Sunday, July 30, 2006

Summer Breeze Makes Me Feel Fine

You'll have to excuse my sporadic posting, but I really haven't had anything to say! It's hot - everybody knows that and that's about it for me. I just wanted to look at something on my site besides those dang balloons!

So, see you tomorrow (or maybe Tuesday...)

Wednesday, July 26, 2006

It's My (Blog) Birthday! was born on July 26, 2005 in a Manhattan office (that shall not be named) where I was working as a temp. My first official post was about the debut of Good Times on TV Land - a great excuse to google "Sweet Daddy Williams" and even wonder aloud about the whereabouts of Marsha "I'd Like To Climb Magic Johnson" Warfield. Clues anyone?

I've done my share of free PR/shouting from the rooftops about Akeelah and the Bee and Corinne Bailey Rae and the idiocy of our age-obsessed society. I still think deprogramming is a great idea.

I've also met a few other Nichelle's along the way and blogged about the wonders of having our name.

Here are some other highlights from my first year as a blogger. I'm gonna go and have myself a nice glass of champagne.

maybe not...

Most Popular Searches

1.) Barack Obama - I've blogged about him several times and whenever I do, there's a spike in traffic. Run, Barack, Run!

2.) Lootin' Lenny from Good Times. Apparently people want to know where to find Dap Sugar Willie aka "Lootin'" Lenny the Hustler ("Say blood, my name is Len-nay, and if I ain't got it, then there ain't any!") I did another search and found info about his only album. Apparently he was a Redd Foxx protege? Who knew!

3.) You! Shake Your Junk/Melyssa Ford. -- People were either looking for that ridiculous commercial or Melyssa Ford, but my piece was about an article that drew a correlation between today's video girls and Sarah Baartman aka "The Hottentot Venus."

Honorary mention: Britney Spears. Just one appearance and a spike in international traffic! I thought I'd mention her again for the heck of it. Oh! And for good measure - Kevin Federline, K-Fed, K-Fedoffhermoney, Shar Jackson, baby daddy, non-honorary black person.

Most Popular Posts

Invasion of the Gender Crashers from August 4, 2005.

Marriage Is For White People from March 27, 2006.

Where Have All The Black Girls Gone?
from March 17, 2006.

We Can Save Darfur Right From Our Living Rooms from April 28, 2006.

My Favorite Posts

Are You There God? It's Me With More Books! from August 12, 2005.

Katrina: Could This Be America? from September 6, 2005.

Belaboring Beyonce For Naught from October 8, 2005.

Slavery In New York from March 14, 2006.

A King's Treasure At Sotheby's
from June 26, 2006.

Lists, Memes, etc.

A (Little) About Me from March 27, 2006.

Working Up A Black Sweat
from March 24, 2006.

My Top Ten List For A (Near) Perfect Mate
from April 5, 2006.

Here We Go Again from April 20, 2006.

The Soundtrack of My Life from June 11, 2006.

Five (Or So) Things I Like About The Sangin' Diva from May 24, 2006.

As many of you know, I had a new baby on June 5th of this year and she's not doing so badly herself. She's a new affiliate in the ever glamorous Glam Network and with Project Blog - a network of fashion, shopping and beauty blogs started by the very smart and very glamorous Budget Fashionista, Kathryn Finney.

So now, if you'll excuse me, I'm gonna go and get that champagne.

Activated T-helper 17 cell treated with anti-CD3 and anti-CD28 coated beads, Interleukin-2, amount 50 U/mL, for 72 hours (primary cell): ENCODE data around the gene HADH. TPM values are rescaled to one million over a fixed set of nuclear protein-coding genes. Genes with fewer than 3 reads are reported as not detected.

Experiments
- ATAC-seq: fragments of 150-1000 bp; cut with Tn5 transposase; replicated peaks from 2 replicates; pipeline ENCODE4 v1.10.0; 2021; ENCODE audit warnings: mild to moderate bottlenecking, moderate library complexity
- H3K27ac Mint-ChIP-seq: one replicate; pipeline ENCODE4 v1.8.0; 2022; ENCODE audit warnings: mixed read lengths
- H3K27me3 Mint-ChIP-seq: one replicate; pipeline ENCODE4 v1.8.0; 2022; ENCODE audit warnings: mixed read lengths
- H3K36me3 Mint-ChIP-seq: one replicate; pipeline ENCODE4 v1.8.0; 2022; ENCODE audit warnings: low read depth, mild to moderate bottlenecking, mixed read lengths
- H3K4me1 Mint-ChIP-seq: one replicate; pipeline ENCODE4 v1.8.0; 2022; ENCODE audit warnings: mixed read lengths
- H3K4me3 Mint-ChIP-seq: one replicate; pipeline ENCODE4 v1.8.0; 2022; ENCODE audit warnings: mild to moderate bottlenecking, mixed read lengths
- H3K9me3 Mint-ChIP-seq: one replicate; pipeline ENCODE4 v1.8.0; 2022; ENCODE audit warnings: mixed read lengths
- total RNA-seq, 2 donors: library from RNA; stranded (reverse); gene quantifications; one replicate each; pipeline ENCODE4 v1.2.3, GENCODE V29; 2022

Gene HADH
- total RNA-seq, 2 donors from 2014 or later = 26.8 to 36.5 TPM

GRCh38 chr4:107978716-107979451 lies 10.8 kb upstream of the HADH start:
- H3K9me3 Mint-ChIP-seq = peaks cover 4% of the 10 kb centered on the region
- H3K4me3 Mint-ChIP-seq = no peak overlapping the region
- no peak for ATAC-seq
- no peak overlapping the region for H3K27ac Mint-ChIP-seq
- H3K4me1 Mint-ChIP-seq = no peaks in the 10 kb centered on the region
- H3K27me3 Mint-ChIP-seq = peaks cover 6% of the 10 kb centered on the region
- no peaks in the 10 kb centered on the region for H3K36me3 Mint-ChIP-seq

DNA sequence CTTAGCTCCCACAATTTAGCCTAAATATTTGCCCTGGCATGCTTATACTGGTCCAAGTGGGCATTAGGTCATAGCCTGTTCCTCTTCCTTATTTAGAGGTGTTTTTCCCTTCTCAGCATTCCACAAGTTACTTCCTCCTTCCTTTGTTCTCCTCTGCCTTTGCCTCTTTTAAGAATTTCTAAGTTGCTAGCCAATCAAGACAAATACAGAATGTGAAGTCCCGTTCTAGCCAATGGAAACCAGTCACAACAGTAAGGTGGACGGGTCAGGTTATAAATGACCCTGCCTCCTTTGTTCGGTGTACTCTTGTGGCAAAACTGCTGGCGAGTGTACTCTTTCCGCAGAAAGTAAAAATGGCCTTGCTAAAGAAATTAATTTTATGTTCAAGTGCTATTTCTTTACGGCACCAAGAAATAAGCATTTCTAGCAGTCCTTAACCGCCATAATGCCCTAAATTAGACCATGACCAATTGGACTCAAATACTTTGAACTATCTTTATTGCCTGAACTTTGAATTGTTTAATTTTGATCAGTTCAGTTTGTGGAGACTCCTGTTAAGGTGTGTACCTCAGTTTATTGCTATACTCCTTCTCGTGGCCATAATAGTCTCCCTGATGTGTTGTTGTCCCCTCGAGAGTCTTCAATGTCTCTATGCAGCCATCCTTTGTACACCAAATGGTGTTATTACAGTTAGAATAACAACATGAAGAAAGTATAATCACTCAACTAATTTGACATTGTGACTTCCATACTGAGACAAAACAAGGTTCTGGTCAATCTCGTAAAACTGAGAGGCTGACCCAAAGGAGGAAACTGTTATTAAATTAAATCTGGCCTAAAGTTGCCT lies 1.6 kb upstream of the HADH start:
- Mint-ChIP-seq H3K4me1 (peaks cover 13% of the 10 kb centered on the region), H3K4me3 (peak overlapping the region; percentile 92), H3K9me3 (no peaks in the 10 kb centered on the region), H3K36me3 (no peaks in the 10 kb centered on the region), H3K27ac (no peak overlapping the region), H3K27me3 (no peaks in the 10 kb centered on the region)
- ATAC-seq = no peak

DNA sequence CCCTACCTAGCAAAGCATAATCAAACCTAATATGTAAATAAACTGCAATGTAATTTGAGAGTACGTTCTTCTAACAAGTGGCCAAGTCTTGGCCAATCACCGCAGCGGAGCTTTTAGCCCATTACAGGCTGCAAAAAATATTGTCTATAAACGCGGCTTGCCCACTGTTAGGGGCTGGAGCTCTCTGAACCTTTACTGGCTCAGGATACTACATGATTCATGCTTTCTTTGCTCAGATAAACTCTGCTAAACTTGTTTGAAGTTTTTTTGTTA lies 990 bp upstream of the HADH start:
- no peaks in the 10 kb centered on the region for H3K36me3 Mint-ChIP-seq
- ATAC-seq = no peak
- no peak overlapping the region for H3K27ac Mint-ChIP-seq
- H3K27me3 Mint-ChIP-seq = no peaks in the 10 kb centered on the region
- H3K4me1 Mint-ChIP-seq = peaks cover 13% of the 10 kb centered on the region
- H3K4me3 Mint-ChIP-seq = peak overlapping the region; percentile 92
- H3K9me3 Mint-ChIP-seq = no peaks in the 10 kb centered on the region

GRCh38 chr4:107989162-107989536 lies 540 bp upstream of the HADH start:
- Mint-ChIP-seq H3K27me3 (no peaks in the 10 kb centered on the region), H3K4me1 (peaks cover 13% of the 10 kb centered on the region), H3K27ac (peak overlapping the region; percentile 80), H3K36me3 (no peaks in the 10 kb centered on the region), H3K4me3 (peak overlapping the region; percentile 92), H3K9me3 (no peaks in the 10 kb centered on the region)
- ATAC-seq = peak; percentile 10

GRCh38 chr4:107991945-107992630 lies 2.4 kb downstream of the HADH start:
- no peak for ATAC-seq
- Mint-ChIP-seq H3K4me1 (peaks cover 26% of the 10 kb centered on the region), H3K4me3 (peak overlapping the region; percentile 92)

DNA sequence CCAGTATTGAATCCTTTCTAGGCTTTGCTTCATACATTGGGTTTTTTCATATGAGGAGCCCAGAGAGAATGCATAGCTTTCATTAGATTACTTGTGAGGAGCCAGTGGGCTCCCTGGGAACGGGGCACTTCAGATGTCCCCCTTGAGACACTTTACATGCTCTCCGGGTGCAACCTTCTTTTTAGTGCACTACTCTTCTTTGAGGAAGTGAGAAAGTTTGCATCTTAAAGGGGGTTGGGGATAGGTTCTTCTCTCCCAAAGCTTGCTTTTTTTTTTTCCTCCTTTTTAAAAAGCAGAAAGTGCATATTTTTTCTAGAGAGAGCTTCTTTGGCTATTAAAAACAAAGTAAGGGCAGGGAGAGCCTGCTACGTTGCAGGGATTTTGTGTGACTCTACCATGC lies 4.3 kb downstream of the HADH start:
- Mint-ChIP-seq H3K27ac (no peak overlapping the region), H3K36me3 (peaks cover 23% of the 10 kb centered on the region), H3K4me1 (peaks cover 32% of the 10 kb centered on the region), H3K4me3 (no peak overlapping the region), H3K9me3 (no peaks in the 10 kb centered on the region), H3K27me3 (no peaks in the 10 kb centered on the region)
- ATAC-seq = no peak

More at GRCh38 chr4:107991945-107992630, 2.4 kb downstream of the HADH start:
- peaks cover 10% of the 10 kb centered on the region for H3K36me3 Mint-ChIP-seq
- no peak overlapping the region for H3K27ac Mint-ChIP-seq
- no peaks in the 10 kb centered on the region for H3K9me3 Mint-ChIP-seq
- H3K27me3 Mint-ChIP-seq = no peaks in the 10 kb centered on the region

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Wednesday, July 19, 2006

PSA: Do NOT Touch A Black Woman's Hair EVER!

In the words of my same-name-blog-bud Nichelle, "Black people are not chia pets!" I am stunned that this is still happening in 2006! Barbara Walters pulling and tugging on Brandy's weave and Tanika Ray's hair gave me flashbacks of a certain blonde grand dame pulling on my braids at a cocktail party at Le Cirque several years ago. No freaking clue! I'm sorry, but age doesn't give you a pass. I mean, I see women with $600 Madison Avenue highlights all the time and I would never dream of touching their hair - or their plastic surgery scars! It just isn't done!

For those of you that are still confused, here are a few quick guidelines:

1.) Never grab a black woman's hair at random - especially a stranger. If you see a black woman with a curious hairstyle, ask her about it - but DO NOT TOUCH HER HAIR. Black people have all kinds of hair textures, colors and styles. Believe it or not, some black women even have long hair that's real! You're not supposed to be able to tell all the time.

2.) You may ask a black woman if her hair is real if you dare - but DO NOT TOUCH HER HAIR! Even if said woman is an employee or a potential employee. Even if you are a broadcasting legend.

3.) You may ask questions about hair care but do not go over the stupid line and ask, "Can you shampoo it?" Also, DO NOT TOUCH HER HAIR!

3.) You may ask a black child about her braids, twists, locs or curls. But, DO NOT TOUCH HER HAIR!

4. If you see a black man with a curious hairstyle, DON'T TOUCH HIS HAIR EITHER! And definitely NEVER, EVER RUB HIS HEAD!

Got it? Good!

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Saturday, July 15, 2006

Essence Magazine's "Do Right Men"

A brief disclaimer: I've got a few pals over at Essence, so Essence is alright with me.

That said, some of the reaction I've been reading online about their "Do Right Man" feature has been very interesting. I was pretty stunned at the utter disbelief of some black women, who commented right away that they didn't believe a word any of the men said - especially the famous ones. Some of the stinging comments:

"They say one thing in Essence and you see something completely different on the street. "

"He only said that because he has a movie coming out."

"Funny that they tell black women that they should be open to the garbage man, but damn if they will ever put a picture of an ugly azz garbage man in their magazine."

Now, granted, the issues of black men and women have been in the media a lot lately, but I'm sure that some of these guys are telling the truth ladies! I'll bet some of them did do it for the PR (bidnezz is bidnezz) but I think some were also sincere.

Either way, I'm a little old fashioned in this regard. I think the man should be the one doing the pursuing. The men in this issue will have their hands full with women all over the free world (I'll bet even non-black women hahaha!) listening to their sound bite and e-mailing them.